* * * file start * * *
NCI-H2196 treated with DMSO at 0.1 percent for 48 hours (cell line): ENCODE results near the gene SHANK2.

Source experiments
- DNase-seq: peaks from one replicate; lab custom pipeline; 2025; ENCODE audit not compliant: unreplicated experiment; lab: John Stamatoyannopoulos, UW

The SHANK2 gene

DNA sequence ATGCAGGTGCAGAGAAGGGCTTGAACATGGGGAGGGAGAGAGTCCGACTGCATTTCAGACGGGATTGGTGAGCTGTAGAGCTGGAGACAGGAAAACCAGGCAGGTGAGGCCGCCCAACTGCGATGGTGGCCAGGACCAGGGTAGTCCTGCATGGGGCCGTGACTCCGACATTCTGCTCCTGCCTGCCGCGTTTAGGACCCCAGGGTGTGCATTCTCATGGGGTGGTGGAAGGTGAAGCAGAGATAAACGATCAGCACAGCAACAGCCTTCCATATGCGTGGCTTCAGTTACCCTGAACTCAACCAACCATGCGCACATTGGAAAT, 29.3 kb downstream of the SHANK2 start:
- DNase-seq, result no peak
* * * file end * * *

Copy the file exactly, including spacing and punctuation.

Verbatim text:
NCI-H2196 treated with DMSO at 0.1 percent for 48 hours (cell line): ENCODE results near the gene SHANK2.

Source experiments
- DNase-seq: peaks from one replicate; lab custom pipeline; 2025; ENCODE audit not compliant: unreplicated experiment; lab: John Stamatoyannopoulos, UW

The SHANK2 gene

DNA sequence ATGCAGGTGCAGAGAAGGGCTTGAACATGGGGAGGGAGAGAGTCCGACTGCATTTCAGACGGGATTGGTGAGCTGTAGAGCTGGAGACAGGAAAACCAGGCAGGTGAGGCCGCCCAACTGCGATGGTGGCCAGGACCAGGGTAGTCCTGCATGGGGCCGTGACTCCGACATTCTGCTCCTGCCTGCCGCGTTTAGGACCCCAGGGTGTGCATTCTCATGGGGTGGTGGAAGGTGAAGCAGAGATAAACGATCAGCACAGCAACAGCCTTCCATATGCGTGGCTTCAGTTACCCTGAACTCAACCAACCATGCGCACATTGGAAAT, 29.3 kb downstream of the SHANK2 start:
- DNase-seq, result no peak